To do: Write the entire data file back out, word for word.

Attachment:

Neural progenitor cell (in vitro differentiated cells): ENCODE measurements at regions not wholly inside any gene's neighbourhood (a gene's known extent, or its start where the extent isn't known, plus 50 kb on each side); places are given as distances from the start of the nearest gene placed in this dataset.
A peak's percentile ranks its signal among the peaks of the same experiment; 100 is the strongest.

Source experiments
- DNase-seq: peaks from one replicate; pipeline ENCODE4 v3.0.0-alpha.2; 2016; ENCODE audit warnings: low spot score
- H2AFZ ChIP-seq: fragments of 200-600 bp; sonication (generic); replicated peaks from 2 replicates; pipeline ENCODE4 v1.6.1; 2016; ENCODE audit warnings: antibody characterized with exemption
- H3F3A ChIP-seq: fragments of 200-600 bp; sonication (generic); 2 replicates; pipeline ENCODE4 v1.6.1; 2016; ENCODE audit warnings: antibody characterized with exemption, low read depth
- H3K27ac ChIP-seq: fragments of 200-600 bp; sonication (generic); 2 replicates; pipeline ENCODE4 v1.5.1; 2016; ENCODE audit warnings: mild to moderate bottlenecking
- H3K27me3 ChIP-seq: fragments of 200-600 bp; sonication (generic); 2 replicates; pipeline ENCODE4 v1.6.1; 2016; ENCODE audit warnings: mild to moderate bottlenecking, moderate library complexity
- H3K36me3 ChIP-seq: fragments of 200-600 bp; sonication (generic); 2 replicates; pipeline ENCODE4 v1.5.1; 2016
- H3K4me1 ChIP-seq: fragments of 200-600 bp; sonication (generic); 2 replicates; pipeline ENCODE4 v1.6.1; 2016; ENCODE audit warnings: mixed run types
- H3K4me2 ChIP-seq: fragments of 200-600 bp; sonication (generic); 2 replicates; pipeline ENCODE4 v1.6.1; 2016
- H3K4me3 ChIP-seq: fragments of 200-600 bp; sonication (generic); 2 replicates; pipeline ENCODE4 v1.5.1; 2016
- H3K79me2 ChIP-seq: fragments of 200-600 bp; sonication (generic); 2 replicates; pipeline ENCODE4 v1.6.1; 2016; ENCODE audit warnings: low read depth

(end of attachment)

Neural progenitor cell (in vitro differentiated cells): ENCODE measurements at regions not wholly inside any gene's neighbourhood (a gene's known extent, or its start where the extent isn't known, plus 50 kb on each side); places are given as distances from the start of the nearest gene placed in this dataset.
A peak's percentile ranks its signal among the peaks of the same experiment; 100 is the strongest.

Source experiments
- DNase-seq: peaks from one replicate; pipeline ENCODE4 v3.0.0-alpha.2; 2016; ENCODE audit warnings: low spot score
- H2AFZ ChIP-seq: fragments of 200-600 bp; sonication (generic); replicated peaks from 2 replicates; pipeline ENCODE4 v1.6.1; 2016; ENCODE audit warnings: antibody characterized with exemption
- H3F3A ChIP-seq: fragments of 200-600 bp; sonication (generic); 2 replicates; pipeline ENCODE4 v1.6.1; 2016; ENCODE audit warnings: antibody characterized with exemption, low read depth
- H3K27ac ChIP-seq: fragments of 200-600 bp; sonication (generic); 2 replicates; pipeline ENCODE4 v1.5.1; 2016; ENCODE audit warnings: mild to moderate bottlenecking
- H3K27me3 ChIP-seq: fragments of 200-600 bp; sonication (generic); 2 replicates; pipeline ENCODE4 v1.6.1; 2016; ENCODE audit warnings: mild to moderate bottlenecking, moderate library complexity
- H3K36me3 ChIP-seq: fragments of 200-600 bp; sonication (generic); 2 replicates; pipeline ENCODE4 v1.5.1; 2016
- H3K4me1 ChIP-seq: fragments of 200-600 bp; sonication (generic); 2 replicates; pipeline ENCODE4 v1.6.1; 2016; ENCODE audit warnings: mixed run types
- H3K4me2 ChIP-seq: fragments of 200-600 bp; sonication (generic); 2 replicates; pipeline ENCODE4 v1.6.1; 2016
- H3K4me3 ChIP-seq: fragments of 200-600 bp; sonication (generic); 2 replicates; pipeline ENCODE4 v1.5.1; 2016
- H3K79me2 ChIP-seq: fragments of 200-600 bp; sonication (generic); 2 replicates; pipeline ENCODE4 v1.6.1; 2016; ENCODE audit warnings: low read depth